The Perfect Game

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FARMLEY, Ireland — Fourteen of the world's best lumberjacks each had six different chances to beat David Bolstad during the STIHL TIMBERSPORTS Series World Championship presented by Carhartt in Ireland. But the New Zealand woodsman refused to budge. For the first time in the history of the sport, a competitor took all possible points during a STIHL TIMBERSPORTS Seres professional competition.

"I had a terrific series in America and at each event I got better," Bolstad said. "To win all six events and to be the first person to do it is spectacular."

By capturing the title, Bolstad successfully defended his World Championship crown first worn in 2007 in Germany.

On Wednesday, Bolstad earned 90 perfect points, blowing away the second-place finisher, Martin Komárek from the Czech Republic at 67 points.

One glance at Komárek on the platform, however, and one would have thought he won the event. He showed off his medal and played for the crowds assembled at the 2008 National Ploughing Championship like a schoolboy showing off a good report card.

After shoulder troubles throughout the season, the training has been tough for the Czech lumberjack. Back in the U.S. Championship in Columbus, Ga., excruciating pain caused him to miss some events, but Wednesday nothing would bother him.

"I have adrenaline going," Komárek said in limited English. "I don't feel any pain now."

There was a two-way tie for third place at 62 points between Australia's Dale Ryan and Carson Bosworth of the United States of America, but a key factor — Ryan's disqualification on the hot saw — ultimately gave Bosworth the spot on the podium.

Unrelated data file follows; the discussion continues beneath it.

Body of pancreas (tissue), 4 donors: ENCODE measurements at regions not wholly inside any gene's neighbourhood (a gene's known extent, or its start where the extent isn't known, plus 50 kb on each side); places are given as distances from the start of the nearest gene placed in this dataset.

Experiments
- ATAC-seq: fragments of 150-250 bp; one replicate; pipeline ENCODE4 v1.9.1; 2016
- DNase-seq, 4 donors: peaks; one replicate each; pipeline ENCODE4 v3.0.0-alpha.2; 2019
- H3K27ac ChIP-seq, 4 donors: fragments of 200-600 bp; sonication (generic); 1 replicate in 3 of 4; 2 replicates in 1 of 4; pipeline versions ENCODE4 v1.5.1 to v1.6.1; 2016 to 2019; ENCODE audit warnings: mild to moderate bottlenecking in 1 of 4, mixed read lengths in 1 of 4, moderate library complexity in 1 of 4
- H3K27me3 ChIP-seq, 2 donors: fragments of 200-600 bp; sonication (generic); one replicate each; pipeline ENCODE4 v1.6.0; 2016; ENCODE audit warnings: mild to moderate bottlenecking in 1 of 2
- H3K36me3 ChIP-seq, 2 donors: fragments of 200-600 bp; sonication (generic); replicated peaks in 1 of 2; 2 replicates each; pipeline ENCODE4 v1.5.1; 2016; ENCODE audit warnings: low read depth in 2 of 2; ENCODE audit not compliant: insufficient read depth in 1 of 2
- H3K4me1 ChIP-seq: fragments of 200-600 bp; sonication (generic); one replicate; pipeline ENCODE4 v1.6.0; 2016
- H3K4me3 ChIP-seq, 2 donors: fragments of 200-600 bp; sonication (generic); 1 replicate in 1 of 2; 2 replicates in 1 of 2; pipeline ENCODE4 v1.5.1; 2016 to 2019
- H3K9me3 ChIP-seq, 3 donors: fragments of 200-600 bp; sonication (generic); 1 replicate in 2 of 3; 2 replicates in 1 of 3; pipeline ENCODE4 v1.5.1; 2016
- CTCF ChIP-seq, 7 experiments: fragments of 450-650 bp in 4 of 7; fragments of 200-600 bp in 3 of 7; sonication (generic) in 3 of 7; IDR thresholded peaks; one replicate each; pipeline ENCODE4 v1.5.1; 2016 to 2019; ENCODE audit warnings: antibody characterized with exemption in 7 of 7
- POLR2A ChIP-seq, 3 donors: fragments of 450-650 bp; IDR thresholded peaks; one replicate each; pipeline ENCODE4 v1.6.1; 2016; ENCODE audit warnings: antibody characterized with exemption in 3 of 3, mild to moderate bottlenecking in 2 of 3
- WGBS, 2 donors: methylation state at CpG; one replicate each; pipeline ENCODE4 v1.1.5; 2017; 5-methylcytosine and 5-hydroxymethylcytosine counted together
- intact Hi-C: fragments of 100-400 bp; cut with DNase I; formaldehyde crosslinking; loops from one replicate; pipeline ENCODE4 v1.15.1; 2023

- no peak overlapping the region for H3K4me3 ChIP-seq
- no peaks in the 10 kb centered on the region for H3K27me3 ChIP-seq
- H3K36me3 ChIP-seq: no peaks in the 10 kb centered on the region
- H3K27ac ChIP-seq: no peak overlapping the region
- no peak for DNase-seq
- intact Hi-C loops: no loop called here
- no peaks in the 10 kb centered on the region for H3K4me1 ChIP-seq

All eyes were on the Aussie lumberjack, including Bolstad's, since Ryan possessed the only remaining chance at breaking up the Kiwi's perfect game. But Ryan's saw cut-out and he knew immediately he had failed. Unsure of how to react to the loss, the hefty man with curly hair tore at his shirt, flung himself forward into a walking handstand and, once he returned to his feet, kicked at the paper number which had fallen from his pants.

When the American accepted his bronze medal, he took a light-hearted approach to reflecting on the day. First, he noted how difficult the road had been for everyone but then commented on the Irish hospitality.

"Everything's been great," he said. "Larry, our bus driver, has been marvelous."

But the day, and the entire 2008 STIHL TIMBERSPORTS Professional Series year has belonged to Bolstad and there seemed to be a sense of reverence about this particular accomplishment.

The New Zealander had brought his wife and two children to Ireland to watch something he knew could be done. His small daughter was held up to put the first place medal around her father's head. And in many post-event interviews he took a nostalgic tone.

"What's the point of living if you're just going to work it all away?" Bolstad asked. "I want to enjoy things like this and having my family here is most important. Now, they've come and seen this and hopefully they'll be appreciative."

On Wednesday, on some cattle fields in Ireland, everyone was appreciative of the lumberjack clinic David Bolstad put on.

For more details, check out the complete results.